Education: Survival Is Not Enough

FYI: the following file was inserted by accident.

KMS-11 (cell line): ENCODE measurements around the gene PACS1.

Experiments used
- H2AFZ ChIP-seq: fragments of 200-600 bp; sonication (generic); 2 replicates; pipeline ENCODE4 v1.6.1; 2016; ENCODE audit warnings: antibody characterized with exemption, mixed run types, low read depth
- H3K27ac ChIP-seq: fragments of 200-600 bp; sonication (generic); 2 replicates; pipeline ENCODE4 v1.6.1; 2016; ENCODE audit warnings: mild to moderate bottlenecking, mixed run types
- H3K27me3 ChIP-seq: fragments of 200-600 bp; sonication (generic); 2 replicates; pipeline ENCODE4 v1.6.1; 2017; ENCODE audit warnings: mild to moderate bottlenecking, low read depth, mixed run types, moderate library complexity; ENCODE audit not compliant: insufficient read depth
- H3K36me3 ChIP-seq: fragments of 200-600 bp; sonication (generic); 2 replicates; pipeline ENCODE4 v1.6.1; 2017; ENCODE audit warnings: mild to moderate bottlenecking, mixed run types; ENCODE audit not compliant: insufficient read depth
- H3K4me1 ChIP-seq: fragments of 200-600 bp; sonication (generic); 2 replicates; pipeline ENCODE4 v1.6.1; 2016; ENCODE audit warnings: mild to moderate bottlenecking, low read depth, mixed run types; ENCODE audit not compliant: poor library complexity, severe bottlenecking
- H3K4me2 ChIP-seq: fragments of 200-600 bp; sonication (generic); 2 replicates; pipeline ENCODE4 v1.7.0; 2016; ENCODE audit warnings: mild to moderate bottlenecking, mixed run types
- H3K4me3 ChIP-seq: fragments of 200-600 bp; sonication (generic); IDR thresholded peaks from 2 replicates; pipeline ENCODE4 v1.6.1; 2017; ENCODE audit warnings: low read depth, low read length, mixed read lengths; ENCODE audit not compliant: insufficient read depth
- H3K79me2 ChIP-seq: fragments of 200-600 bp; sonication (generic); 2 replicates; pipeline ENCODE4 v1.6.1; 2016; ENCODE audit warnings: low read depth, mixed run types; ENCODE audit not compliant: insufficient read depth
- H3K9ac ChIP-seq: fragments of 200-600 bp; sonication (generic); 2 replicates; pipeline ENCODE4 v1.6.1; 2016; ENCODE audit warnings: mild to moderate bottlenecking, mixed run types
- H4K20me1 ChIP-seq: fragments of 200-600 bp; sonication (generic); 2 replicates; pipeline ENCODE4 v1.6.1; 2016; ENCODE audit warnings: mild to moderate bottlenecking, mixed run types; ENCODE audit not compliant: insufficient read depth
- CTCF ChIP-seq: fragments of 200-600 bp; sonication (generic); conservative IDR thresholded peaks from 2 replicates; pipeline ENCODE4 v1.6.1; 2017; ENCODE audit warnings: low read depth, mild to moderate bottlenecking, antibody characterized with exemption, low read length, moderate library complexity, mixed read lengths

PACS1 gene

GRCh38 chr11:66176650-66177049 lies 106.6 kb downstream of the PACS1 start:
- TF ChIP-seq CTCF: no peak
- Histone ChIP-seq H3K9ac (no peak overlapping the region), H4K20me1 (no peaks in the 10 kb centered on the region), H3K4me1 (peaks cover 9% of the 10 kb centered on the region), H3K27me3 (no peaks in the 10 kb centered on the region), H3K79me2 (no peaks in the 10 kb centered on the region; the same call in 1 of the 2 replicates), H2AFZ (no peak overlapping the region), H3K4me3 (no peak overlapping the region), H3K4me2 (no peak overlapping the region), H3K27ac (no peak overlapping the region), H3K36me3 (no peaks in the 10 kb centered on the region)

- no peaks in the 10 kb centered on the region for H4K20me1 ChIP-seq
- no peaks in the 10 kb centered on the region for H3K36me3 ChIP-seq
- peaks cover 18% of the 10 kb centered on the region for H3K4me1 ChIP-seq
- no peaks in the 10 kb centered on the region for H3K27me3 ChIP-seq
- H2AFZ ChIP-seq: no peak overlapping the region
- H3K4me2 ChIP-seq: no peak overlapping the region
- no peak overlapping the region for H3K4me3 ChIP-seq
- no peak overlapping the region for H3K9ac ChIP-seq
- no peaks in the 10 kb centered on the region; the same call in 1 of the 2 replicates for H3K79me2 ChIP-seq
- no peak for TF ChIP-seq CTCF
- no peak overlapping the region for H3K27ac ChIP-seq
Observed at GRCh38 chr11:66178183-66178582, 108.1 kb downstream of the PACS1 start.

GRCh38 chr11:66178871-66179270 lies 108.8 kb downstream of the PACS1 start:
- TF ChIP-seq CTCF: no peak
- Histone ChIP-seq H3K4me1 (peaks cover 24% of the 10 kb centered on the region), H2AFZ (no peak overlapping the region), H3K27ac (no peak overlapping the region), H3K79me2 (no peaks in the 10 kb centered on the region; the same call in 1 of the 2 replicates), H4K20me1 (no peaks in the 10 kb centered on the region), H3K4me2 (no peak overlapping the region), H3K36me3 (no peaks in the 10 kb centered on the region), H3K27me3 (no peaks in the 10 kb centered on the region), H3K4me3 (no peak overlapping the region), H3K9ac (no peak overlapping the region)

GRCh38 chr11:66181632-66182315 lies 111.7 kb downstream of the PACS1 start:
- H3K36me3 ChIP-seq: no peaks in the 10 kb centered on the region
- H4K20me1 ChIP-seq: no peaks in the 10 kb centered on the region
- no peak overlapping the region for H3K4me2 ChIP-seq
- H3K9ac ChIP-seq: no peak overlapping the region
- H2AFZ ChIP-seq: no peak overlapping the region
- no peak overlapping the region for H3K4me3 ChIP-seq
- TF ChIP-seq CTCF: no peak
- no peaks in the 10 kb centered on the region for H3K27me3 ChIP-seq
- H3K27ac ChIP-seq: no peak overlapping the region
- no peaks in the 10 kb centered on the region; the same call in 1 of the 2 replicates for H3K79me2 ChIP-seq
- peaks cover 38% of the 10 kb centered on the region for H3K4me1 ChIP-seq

For more than five years, blue-and-white-jacketed reports written or sponsored by the Carnegie Commission on Higher Education have been emerging from its Berkeley, Calif., offices with the seeming regularity of Vegas coming off the line at Lordstown. Originally set up by the Carnegie Foundation for the Advancement of Teaching to examine the financing of higher education, the commission's task quickly broadened. Its 104 reports, running in size from a 978-page statistical survey to slim booklets of less than 40 pages, have probed such diverse facets as student dissent and dental education. Last week, with the publication of its final report, Priorities...

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